It is not clear the context in which you expect an answer. For example, should it be considered from a legal, ethical, survival, or psychological standpoint? I would expect the answers aimed at different philosophies to differ quite a bit. Let me address a few of your questions, at least as I understood them in your posting.
Can the person being "ignored" feel impotent as a result of this "silent treatment"? Of course this can happen. However, this reaction is not something that should be blamed on the person doing the ignoring. After all, if you look at someone funny and they throw a tantrum, is it your fault they cannot control themselves?
"Can emotional detachment be considered as a dysfunctional behavior for the victim of a verbal aggression?" Dysfunctional is not a term that can be legitimately applied here without context. There are many cases where ignoring a verbally abusive person can be extremely useful or even necessary to carry on with daily activities. For example, if people talking on forums got caught up responding to trolls, they would not be able to have reasonable discussions with non-trolls. A troll is a perfect example of a verbally abusive person for which silent treatment is clearly not "dysfunctional". The key thing you have to understand here is the intent of the verbal abuse. If the abuser is simply trying to reason or convey a message, with no hidden agenda, then reasoning in response may be fine. However, if the verbal abuser is socially sadistic, such as a troll, then the worst thing you can do is to get emotional in response to his or her provocation. After all, that would be accepting the damage they are trying to inflict for their sadistic pleasure.
Should a person "demand empathy" instead of ignoring the abuser? Successfully demanding and receiving empathy requires two things: (1) You must be deserving of empathy, which is highly subjective, and (2) the abuser must be able to feel empathy. The former requirement could necessitate skills in persuasion, which not everyone has. Furthermore, if you are being verbally abused because you legitimately did something wrong, you would need to show that you understand your wrongdoing and truly intend to make things right. The latter requirement depends on the personality and mental state of the abuser. A psychopath, for example, would not be able to feel empathy, so there would be essentially no point in trying to demand empathy from them. In fact, it would be dysfunctional to demand empathy from a psychopath. Such would be like demanding a shower head to dry you.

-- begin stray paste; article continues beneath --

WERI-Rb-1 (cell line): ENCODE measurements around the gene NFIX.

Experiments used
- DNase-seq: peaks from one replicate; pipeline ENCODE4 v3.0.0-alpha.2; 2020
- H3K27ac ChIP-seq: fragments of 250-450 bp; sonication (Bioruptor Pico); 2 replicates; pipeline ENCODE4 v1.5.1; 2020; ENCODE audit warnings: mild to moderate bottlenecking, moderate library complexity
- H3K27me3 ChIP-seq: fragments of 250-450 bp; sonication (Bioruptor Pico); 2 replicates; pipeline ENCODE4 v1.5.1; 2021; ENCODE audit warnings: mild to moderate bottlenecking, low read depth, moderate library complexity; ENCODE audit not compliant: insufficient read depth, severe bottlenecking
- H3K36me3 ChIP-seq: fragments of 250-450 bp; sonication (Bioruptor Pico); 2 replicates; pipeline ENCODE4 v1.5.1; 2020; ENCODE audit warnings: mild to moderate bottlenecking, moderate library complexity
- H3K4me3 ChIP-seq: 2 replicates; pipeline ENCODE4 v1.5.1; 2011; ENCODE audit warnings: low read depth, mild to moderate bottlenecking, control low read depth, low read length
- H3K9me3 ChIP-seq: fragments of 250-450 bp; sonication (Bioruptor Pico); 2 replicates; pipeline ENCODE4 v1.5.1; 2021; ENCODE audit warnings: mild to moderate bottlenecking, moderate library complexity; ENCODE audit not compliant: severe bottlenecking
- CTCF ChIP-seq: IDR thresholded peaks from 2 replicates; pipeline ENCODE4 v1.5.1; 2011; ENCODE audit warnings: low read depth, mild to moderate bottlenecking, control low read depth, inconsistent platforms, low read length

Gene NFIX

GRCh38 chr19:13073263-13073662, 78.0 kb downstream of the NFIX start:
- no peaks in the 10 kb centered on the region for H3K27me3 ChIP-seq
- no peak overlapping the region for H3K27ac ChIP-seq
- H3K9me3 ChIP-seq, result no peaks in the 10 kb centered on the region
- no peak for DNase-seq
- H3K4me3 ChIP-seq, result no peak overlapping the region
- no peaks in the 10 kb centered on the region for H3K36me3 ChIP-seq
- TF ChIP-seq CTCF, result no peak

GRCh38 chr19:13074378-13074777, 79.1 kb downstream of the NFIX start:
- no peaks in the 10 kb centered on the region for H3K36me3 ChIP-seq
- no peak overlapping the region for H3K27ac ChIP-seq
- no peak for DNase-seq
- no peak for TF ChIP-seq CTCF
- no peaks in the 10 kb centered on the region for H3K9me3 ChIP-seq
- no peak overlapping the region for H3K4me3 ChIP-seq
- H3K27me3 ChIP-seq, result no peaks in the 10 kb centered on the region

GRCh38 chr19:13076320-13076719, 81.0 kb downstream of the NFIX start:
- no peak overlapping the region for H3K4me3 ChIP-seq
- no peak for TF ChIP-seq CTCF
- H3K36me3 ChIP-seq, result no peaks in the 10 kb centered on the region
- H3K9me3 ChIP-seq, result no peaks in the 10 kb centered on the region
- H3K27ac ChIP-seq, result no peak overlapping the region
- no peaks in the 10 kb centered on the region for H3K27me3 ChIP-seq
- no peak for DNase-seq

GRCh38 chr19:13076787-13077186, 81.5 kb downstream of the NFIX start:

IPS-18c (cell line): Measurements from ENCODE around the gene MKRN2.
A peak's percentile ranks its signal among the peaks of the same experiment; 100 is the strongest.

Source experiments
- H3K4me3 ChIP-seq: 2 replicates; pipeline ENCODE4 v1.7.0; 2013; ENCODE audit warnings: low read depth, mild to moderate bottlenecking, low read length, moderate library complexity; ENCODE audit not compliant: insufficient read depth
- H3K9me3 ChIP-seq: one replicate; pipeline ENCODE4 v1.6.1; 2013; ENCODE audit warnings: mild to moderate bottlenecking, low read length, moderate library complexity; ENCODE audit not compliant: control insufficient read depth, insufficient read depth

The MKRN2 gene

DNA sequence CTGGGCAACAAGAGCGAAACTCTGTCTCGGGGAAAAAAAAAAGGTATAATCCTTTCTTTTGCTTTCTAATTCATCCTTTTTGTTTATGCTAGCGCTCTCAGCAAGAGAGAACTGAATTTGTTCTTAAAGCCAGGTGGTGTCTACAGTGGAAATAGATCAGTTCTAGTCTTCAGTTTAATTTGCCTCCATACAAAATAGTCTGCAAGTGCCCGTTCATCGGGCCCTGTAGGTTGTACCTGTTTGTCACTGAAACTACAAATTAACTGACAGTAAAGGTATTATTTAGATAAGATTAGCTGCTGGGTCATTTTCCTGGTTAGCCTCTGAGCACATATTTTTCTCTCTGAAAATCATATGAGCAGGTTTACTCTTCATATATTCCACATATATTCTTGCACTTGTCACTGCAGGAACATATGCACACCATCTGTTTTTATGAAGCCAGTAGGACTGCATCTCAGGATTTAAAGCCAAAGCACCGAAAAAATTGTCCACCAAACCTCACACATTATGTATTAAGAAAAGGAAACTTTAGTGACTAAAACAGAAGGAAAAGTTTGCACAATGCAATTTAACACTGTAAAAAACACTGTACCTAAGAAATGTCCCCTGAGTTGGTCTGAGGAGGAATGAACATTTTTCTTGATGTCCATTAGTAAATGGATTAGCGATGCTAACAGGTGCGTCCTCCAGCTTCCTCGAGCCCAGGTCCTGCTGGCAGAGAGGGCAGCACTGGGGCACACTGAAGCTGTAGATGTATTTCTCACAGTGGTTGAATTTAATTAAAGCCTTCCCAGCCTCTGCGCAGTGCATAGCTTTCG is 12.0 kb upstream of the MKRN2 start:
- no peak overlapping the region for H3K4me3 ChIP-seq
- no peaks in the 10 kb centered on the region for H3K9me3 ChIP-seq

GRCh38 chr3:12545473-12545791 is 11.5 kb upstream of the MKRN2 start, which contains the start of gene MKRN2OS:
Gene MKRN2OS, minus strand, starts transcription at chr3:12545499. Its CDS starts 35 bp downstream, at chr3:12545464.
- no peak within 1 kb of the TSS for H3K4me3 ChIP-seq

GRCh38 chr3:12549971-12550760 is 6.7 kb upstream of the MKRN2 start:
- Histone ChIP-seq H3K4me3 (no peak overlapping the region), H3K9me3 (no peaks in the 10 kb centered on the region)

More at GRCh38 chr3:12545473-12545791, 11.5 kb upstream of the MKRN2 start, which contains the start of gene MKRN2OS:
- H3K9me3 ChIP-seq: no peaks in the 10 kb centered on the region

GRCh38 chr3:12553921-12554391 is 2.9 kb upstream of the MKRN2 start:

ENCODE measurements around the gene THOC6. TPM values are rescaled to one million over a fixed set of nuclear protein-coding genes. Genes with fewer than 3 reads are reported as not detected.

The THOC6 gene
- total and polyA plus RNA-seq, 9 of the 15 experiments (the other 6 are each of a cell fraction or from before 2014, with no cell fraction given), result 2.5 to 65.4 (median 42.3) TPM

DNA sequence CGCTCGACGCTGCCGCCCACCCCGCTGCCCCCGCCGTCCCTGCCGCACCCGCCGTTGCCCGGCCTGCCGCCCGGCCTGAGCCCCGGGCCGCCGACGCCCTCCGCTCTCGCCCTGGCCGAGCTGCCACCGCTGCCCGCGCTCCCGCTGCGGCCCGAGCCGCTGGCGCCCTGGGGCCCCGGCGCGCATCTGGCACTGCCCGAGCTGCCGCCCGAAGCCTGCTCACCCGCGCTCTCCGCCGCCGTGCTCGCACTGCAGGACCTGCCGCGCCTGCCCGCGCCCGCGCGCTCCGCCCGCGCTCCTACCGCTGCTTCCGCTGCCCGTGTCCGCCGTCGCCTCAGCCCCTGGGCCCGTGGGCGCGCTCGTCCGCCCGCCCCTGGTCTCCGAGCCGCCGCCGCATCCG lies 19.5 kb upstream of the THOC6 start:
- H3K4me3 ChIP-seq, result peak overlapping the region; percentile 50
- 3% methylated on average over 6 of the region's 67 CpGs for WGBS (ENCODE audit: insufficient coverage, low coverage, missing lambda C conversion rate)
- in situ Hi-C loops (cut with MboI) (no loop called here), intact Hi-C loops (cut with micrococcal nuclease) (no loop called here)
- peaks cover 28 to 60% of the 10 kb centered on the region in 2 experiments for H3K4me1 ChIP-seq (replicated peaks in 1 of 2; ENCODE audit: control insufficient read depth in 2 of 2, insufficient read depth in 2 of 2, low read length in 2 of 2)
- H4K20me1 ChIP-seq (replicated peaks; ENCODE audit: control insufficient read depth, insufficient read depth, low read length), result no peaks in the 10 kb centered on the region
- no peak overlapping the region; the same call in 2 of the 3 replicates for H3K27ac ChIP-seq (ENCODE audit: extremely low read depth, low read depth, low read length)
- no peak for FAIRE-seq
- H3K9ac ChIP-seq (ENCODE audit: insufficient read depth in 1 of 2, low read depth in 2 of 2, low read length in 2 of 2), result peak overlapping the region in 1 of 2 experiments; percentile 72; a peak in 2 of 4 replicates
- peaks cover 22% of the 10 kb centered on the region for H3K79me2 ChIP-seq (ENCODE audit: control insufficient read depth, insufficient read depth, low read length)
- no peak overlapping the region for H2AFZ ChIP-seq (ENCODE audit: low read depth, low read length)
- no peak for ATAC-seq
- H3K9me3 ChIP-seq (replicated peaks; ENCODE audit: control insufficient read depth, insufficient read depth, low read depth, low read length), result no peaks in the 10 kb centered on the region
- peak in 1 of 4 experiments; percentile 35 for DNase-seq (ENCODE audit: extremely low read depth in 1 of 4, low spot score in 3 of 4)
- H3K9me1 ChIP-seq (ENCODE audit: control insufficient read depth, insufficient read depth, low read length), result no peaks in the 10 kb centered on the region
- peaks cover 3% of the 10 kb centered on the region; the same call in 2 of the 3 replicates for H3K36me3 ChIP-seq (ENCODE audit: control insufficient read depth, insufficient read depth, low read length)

"[Can] emotional detachment can be considered hostile / aggressive?" Hostile perhaps, but I cannot see it being "aggressive" since it is in the very definition of the word that force be involved, which clearly is not the case in reactionary abstinence. Sure, there is such as thing as "passive aggressive", but the term itself is practically oxymoron. A more correct term would be "passive hostility".